The global sex industry generates over $30 billion a year, which is why Kristin Keen is often on the side of the highway in Jacksonville, Fla. She routinely walks a section called Philips Highway to meet and talk with prostitutes working on the street. These women wonder why she cares, especially in a place where most transactions are strictly business.
But Keen is not discouraged. Instead, her experiences have pushed her to start a business to give these women a different kind of job.
She is the founder of Rethreaded, a nonprofit organization in Jacksonville, with the goal of fighting "business with business." Keen told her story at North Carolina's Davidson College last week during a human trafficking awareness night in partnership with the campus chapter of the International Justice Mission.
According to The Polaris Project, an organization that fights trafficking, the legal definition of sex trafficking in the U.S. is any commercial sex act "induced by force, fraud, or coercion or commercial sex acts in which the individual induced to perform commercial sex has not attained 18 years of age."
The average age of entry for women into the commercial sex industry in the U.S. is between 12 to 14 years old. The Polaris Project also estimates that there are 100,000 children in the sex trade in the United States each year.
Rethreaded works with women and children to pull them out of the sex industry. According to its website, most of the women involved in sex trafficking and prostitution come out of jail with felonies and need a safe place to find work and get training, since they have no job skills or education.
The goal of Rethreaded is to teach women how to make fashionable products like scarves, purses and blankets out of old t-shirts so they can sell them and earn a living.
By giving them a new trade, Keen said it breaks the cycle of recidivism, where these women become prostitutes, are arrested, and when released from jail have no job skills or a place to turn and thus forced back into prostitution.
Rethreaded grew out of a movement Keen helped found in India called Sari-Bari which now employs 80 women who were formerly in the sex trade. They make blankets and products that they can sell to make a living.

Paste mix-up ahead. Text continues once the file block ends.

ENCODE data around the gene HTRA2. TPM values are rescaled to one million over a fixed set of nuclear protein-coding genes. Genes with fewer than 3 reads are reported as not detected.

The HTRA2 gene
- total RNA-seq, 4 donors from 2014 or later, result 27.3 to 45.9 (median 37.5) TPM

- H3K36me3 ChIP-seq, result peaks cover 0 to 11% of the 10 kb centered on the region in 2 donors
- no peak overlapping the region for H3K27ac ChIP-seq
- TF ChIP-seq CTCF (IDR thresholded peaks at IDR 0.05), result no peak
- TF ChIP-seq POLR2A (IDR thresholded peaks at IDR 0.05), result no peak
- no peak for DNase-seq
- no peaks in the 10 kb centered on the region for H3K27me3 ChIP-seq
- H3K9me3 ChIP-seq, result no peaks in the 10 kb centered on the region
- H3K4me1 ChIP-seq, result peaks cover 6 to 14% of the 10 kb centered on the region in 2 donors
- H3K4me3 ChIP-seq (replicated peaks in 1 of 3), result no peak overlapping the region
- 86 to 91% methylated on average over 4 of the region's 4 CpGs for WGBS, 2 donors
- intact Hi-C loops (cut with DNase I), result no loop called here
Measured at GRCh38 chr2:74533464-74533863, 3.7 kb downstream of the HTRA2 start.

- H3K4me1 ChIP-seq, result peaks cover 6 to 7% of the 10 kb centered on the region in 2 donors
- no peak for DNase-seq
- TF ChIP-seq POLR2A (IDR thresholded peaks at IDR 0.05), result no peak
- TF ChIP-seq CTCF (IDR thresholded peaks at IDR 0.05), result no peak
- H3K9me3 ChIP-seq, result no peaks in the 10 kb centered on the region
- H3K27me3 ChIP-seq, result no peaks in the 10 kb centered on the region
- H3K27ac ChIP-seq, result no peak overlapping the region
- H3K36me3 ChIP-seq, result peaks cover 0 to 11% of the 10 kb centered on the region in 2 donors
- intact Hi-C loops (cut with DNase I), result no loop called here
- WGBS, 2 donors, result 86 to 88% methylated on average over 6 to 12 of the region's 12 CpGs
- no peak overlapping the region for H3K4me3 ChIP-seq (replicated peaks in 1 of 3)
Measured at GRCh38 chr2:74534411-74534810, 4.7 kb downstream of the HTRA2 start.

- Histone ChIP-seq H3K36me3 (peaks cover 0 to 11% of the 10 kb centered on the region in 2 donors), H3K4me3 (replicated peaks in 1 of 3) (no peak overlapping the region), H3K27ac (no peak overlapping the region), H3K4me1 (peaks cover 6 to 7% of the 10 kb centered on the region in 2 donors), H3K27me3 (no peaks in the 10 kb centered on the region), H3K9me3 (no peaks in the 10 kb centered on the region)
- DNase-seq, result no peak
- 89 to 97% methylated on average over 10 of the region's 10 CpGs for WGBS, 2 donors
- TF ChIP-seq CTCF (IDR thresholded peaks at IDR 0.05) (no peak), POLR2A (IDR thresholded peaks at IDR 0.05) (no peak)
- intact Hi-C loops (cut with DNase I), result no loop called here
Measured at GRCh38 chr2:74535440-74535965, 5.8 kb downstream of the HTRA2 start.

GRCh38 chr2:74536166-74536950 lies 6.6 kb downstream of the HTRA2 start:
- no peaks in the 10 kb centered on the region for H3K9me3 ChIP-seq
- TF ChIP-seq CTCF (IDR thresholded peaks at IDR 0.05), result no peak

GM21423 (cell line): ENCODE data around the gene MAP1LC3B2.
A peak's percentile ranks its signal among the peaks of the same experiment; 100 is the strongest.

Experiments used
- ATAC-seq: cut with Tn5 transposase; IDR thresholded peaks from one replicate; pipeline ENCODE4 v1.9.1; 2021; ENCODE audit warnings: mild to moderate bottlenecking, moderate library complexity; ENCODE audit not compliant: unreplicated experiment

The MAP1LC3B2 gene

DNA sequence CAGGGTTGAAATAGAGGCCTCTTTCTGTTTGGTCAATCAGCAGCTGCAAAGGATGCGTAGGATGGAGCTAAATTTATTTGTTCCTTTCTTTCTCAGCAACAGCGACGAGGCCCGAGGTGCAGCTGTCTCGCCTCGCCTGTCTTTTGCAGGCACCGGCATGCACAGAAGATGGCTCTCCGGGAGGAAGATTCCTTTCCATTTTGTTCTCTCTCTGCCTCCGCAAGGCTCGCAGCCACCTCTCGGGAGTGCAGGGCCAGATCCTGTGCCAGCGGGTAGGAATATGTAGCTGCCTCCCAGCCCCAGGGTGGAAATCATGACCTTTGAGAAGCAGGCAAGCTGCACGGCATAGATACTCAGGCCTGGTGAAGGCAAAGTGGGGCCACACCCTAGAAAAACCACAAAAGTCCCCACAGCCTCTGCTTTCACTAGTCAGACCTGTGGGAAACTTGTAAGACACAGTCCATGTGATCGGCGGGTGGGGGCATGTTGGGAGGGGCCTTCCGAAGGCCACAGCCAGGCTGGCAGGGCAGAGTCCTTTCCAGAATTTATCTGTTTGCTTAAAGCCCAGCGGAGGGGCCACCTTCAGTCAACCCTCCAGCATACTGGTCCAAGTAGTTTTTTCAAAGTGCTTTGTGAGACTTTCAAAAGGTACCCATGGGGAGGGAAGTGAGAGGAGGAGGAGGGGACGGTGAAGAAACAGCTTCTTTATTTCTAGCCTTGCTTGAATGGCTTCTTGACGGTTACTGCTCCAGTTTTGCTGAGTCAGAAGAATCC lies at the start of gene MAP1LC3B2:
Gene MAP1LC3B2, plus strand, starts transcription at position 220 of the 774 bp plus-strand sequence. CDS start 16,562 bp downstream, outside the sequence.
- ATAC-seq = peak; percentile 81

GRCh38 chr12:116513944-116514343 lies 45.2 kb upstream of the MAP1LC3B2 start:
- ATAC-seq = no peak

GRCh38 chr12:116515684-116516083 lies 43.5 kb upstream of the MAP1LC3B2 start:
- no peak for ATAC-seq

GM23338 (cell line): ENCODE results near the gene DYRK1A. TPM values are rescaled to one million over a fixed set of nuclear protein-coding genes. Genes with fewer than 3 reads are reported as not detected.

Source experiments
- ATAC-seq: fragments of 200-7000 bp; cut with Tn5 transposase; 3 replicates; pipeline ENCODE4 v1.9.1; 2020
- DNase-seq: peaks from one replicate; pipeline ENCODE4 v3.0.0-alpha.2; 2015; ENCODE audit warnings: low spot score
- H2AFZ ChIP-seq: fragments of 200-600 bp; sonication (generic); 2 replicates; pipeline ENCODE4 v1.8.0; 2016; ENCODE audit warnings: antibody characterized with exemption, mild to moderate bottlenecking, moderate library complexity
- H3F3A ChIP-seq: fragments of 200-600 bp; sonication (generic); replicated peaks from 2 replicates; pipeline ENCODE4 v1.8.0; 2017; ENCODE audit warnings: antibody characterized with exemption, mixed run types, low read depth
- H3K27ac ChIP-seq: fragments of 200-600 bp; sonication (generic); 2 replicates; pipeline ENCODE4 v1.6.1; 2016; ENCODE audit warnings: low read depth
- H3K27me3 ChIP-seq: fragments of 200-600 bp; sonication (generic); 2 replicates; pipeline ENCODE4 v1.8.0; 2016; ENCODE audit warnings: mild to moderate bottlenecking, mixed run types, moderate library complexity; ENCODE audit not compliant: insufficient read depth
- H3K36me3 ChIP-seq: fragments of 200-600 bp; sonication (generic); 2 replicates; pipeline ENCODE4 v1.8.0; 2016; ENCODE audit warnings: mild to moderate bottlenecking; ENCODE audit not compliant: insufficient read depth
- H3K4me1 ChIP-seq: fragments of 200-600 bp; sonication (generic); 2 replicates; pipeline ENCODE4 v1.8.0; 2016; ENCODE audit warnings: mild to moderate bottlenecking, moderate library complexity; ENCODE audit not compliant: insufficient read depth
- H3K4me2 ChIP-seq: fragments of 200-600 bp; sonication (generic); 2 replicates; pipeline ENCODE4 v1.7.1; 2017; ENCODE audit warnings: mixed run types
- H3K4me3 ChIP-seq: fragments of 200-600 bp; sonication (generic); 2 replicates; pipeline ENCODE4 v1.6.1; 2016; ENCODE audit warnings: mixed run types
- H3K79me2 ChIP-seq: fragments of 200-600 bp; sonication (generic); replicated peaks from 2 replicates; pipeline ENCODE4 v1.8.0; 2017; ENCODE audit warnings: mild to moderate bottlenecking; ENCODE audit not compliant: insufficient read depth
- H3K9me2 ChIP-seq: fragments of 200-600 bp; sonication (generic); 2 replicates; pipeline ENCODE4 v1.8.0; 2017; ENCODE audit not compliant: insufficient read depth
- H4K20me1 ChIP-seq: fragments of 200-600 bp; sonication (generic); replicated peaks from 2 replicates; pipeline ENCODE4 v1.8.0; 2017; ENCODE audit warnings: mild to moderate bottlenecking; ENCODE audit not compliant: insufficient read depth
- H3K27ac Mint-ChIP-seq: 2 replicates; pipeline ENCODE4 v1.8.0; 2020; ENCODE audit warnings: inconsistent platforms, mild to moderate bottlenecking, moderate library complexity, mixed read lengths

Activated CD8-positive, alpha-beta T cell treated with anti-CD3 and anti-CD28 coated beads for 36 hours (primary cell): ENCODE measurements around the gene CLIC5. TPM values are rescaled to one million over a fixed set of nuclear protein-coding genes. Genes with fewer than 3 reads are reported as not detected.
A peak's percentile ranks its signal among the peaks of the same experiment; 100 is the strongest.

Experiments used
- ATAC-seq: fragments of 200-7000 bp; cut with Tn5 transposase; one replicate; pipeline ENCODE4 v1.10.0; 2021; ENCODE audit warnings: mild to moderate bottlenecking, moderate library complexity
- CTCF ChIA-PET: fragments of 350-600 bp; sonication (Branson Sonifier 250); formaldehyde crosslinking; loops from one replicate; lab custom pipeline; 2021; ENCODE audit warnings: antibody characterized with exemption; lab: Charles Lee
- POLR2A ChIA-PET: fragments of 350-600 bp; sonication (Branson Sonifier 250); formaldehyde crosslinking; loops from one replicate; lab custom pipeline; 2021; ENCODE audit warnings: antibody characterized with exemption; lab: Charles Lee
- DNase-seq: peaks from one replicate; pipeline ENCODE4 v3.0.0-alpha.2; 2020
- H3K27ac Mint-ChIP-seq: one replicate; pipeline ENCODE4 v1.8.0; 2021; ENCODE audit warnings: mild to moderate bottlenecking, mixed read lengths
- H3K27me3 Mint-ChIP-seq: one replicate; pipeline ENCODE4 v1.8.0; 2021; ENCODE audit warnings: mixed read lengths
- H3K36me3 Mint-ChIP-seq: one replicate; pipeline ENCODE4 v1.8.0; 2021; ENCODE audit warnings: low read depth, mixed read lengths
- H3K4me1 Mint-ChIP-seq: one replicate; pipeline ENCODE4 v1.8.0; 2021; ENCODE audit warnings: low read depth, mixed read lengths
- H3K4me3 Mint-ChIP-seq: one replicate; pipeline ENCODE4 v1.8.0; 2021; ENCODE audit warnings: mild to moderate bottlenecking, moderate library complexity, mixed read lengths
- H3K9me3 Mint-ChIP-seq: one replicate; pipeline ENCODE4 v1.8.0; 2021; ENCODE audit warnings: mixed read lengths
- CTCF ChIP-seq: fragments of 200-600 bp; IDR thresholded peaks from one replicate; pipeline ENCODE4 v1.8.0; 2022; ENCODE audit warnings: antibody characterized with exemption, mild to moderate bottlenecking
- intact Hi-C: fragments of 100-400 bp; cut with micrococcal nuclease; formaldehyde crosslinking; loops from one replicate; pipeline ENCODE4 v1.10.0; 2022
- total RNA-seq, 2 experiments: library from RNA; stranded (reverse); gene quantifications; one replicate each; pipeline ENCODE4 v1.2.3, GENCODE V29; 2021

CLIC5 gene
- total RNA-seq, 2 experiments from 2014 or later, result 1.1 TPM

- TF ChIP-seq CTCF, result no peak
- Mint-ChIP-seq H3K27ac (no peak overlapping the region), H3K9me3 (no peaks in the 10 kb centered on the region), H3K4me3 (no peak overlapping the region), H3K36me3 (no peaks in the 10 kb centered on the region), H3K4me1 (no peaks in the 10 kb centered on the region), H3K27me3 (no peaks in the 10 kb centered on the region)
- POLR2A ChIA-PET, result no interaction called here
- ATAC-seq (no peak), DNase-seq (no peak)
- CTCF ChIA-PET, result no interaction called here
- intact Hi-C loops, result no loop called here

One of the leaders in the organization was sold into the sex trade at age 14 by her uncle. When she escaped and went back to her village, her uncle turned on her saying that she had chosen to become a prostitute. Because of this, the village kicked her out and she was forced back into the red-light district in India.
Keen and those at Sari-Bari met the young girl in this district and helped her leave the sex trade and start a new life through Sari-Bari. A few years later at a Thanksgiving celebration, this young girl said, "I am so thankful for Sari Bari. I've been waiting for you. For the first time in my life I can stand on my own two feet and I have respect," Keen recalled.
For Keen, and those at Rethreaded, that's what their organization is all about – giving women hope and respect, and a new lease on life.
And while the numbers are daunting, human-trafficking awareness and businesses like Rethreaded are growing. Organizations are emerging across the U.S. to fight sex trafficking and prostitution in some of America's largest cities.
Streetlight USA in Phoenix, Ariz., pioneered a safe house for girls who were victims of sex trafficking. They can come and receive a room, faith-based counseling, a mentor mother in a family setting, professional health care, food, clothing, educational and career bases counseling, and healing.
Keen said it's important to get involved on a local level, like what Streetlight is doing, because even things "done on a global level ties in with the community." She told those at Davidson, "Awareness is spreading, it's another social movement, and your generation is going to change trafficking."